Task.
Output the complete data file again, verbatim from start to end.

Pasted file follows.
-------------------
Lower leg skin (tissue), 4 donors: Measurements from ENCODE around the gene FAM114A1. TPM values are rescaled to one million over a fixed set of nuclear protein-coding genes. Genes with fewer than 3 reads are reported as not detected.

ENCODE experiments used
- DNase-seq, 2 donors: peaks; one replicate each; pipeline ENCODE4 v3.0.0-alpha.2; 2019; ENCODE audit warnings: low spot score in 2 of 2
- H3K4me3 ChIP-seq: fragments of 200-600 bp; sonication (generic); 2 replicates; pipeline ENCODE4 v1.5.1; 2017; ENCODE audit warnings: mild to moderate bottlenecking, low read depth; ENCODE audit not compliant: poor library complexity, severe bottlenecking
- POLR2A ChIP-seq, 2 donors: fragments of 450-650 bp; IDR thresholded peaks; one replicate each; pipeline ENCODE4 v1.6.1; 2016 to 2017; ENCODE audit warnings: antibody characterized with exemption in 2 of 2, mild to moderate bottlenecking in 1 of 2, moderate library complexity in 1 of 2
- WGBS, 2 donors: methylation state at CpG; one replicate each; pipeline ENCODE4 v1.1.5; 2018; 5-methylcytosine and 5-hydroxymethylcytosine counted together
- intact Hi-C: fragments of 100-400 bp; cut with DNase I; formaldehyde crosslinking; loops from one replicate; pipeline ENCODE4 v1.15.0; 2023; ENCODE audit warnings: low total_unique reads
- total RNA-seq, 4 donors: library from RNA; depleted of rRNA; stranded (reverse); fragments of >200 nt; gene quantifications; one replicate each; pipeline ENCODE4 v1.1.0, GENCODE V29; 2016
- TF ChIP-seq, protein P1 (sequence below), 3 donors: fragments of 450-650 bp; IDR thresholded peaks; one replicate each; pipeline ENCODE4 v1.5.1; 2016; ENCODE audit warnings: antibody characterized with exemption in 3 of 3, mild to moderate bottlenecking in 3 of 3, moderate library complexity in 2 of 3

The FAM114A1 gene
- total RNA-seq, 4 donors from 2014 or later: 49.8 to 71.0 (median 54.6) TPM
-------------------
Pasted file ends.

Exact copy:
Lower leg skin (tissue), 4 donors: Measurements from ENCODE around the gene FAM114A1. TPM values are rescaled to one million over a fixed set of nuclear protein-coding genes. Genes with fewer than 3 reads are reported as not detected.

ENCODE experiments used
- DNase-seq, 2 donors: peaks; one replicate each; pipeline ENCODE4 v3.0.0-alpha.2; 2019; ENCODE audit warnings: low spot score in 2 of 2
- H3K4me3 ChIP-seq: fragments of 200-600 bp; sonication (generic); 2 replicates; pipeline ENCODE4 v1.5.1; 2017; ENCODE audit warnings: mild to moderate bottlenecking, low read depth; ENCODE audit not compliant: poor library complexity, severe bottlenecking
- POLR2A ChIP-seq, 2 donors: fragments of 450-650 bp; IDR thresholded peaks; one replicate each; pipeline ENCODE4 v1.6.1; 2016 to 2017; ENCODE audit warnings: antibody characterized with exemption in 2 of 2, mild to moderate bottlenecking in 1 of 2, moderate library complexity in 1 of 2
- WGBS, 2 donors: methylation state at CpG; one replicate each; pipeline ENCODE4 v1.1.5; 2018; 5-methylcytosine and 5-hydroxymethylcytosine counted together
- intact Hi-C: fragments of 100-400 bp; cut with DNase I; formaldehyde crosslinking; loops from one replicate; pipeline ENCODE4 v1.15.0; 2023; ENCODE audit warnings: low total_unique reads
- total RNA-seq, 4 donors: library from RNA; depleted of rRNA; stranded (reverse); fragments of >200 nt; gene quantifications; one replicate each; pipeline ENCODE4 v1.1.0, GENCODE V29; 2016
- TF ChIP-seq, protein P1 (sequence below), 3 donors: fragments of 450-650 bp; IDR thresholded peaks; one replicate each; pipeline ENCODE4 v1.5.1; 2016; ENCODE audit warnings: antibody characterized with exemption in 3 of 3, mild to moderate bottlenecking in 3 of 3, moderate library complexity in 2 of 3

The FAM114A1 gene
- total RNA-seq, 4 donors from 2014 or later: 49.8 to 71.0 (median 54.6) TPM